The Legacy of Illuminated Space
The Good: There's not as much to say about this cover as most of the previous DC One Million covers, but I still have to keep praising that inferior 3D used to convey the whole sense of the future beyond comprehension. Also, it was that first time I really noticed how epic Future Starman's costume is. It's got a cluster of stars instead of a logo, and it makes the thing look empty and infinite at the same time.
The issue begins with an almost non-sequiter of a framing device, showing us things on the other side of the story. It's an inner monologue told by Starman's Space Citadel. It's an amazing narration, with intense emotionals, very powerful imagery, and a great sense of the futre that is impossible for our current level of minds to completely understand. It doesn't go anywhere story-wise, but it's a beautiful scene that enhances the space quality of this issue.
The artwork looks more modern than the other One Million issue. Snejbjerg knows how to make excellent use of shadows to set the 'late evening' mood to the story, and has a few perfectly chose panels to set the mood.
The tie-in to a running plotline is much more effective than the offhanded mention in Green Lantern. This issue uses the tie-in as a plot device to jump-start the conversation between Starmen. Followers of the series don't feel cheated, and new readers don't feel alienated.
This issue does a great job weaving the idea of a legacy. Robinson plays around a lot with all sorts of teases of Starman's legac, giving us a spotty history lesson on the history of Starman to come. It's a pretty realistic approach to a recap like that, and it's a lot of fun to see how things will be shaped here and there.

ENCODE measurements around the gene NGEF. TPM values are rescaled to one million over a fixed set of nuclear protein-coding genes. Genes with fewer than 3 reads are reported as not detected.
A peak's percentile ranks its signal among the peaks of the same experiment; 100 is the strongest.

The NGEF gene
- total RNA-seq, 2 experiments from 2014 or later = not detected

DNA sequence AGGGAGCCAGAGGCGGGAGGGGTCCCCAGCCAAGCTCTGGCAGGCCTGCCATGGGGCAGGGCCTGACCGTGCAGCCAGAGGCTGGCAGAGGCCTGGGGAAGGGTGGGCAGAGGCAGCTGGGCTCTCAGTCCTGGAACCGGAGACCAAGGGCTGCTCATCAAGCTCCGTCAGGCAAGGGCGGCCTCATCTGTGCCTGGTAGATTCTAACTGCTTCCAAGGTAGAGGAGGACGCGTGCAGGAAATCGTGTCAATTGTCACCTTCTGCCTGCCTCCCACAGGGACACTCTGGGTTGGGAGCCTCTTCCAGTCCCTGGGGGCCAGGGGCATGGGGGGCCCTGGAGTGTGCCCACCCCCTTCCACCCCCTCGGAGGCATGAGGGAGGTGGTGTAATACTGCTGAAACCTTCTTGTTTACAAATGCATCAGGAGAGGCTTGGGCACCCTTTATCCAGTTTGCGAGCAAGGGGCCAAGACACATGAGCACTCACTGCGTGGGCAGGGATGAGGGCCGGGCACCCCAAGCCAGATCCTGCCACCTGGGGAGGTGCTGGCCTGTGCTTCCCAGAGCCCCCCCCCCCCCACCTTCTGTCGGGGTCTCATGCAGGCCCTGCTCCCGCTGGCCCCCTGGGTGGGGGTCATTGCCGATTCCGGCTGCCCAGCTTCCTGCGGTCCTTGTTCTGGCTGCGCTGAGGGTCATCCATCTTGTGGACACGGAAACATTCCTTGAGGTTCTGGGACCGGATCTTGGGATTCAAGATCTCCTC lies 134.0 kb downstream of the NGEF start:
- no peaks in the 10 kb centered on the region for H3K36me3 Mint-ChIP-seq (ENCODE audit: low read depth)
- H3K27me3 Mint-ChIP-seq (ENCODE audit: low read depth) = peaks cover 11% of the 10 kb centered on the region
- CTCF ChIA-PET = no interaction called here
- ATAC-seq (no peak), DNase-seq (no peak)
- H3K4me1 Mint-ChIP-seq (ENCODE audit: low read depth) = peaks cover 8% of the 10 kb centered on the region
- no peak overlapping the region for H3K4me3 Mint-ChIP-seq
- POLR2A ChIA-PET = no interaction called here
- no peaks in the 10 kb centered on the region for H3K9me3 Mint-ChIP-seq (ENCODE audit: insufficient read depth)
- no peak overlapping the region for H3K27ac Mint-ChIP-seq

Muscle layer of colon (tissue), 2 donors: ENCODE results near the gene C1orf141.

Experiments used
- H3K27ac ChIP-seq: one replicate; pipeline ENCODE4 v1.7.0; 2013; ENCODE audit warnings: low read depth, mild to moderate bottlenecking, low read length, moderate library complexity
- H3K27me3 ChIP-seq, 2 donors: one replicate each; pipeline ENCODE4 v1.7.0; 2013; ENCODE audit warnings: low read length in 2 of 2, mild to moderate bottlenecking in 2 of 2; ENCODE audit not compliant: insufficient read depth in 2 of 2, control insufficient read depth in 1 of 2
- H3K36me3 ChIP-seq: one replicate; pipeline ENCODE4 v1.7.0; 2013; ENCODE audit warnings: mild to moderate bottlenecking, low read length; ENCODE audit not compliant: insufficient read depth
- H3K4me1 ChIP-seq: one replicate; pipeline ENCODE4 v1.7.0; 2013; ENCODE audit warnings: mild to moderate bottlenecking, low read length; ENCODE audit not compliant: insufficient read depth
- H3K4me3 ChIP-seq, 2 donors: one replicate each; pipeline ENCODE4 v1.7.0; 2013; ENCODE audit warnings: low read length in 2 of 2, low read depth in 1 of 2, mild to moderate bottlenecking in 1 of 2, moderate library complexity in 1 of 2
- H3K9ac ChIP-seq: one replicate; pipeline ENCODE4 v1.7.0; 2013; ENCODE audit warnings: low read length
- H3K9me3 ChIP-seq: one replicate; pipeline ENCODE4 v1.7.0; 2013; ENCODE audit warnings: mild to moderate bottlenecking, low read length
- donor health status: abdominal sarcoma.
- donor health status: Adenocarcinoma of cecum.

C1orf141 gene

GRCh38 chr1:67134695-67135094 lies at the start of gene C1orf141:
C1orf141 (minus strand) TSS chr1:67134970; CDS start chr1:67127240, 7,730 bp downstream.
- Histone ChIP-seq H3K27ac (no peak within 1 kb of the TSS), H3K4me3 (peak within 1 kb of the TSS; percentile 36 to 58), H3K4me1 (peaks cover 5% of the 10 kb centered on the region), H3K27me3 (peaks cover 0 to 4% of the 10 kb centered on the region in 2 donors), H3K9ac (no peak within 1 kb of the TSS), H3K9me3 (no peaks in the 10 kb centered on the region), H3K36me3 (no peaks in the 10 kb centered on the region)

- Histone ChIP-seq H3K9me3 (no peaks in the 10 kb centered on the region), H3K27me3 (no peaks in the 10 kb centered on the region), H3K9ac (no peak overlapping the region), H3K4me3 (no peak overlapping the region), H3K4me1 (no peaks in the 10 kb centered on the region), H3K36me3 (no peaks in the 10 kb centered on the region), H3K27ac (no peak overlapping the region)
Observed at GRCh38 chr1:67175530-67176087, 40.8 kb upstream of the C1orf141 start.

The story is incredibly deep and emotional. Something is very down-to-earth and innocent about it. Reading this issue made me feel like I was a kid again, staring up into the sky on the beach at night. Thing's aren't super tense, but it works. It's pretty unique, especially among DC One Million.
There's a great sense about Solaris' plot have a bigger picture angle to it, and when Solaris' plan is already a humungous picture, that's an intriguing notion.
What this issue is, more than anything, is deeply psychological. The dialogue between Original Starman and Future Starman is almost one between a psychiatrist and a patient, or a father and a son. It's so soothing, even when we get into some heavier moments. Future Starman's reactions to revealing his secret perplex even himself, and forces it to take a look at himself, and reaffirms his identity.
The Bad: A little light on the action for some people.
Future Starman's motivations might seem a little cliche.
In Conclusion: 5/5
This issue is just socalmly intense. The deep psychological insights we get (directly on Future Starman but subtly on Original Starman), the innocently shadowed artwork, and the odd aproach to plot; all set this apart from the rest of DC One Million, and lo and behond to superhero comics in general. I really appreciate deeper issues like this, and even though I don't know Starman AT ALL, this issue still rang so close to my heart.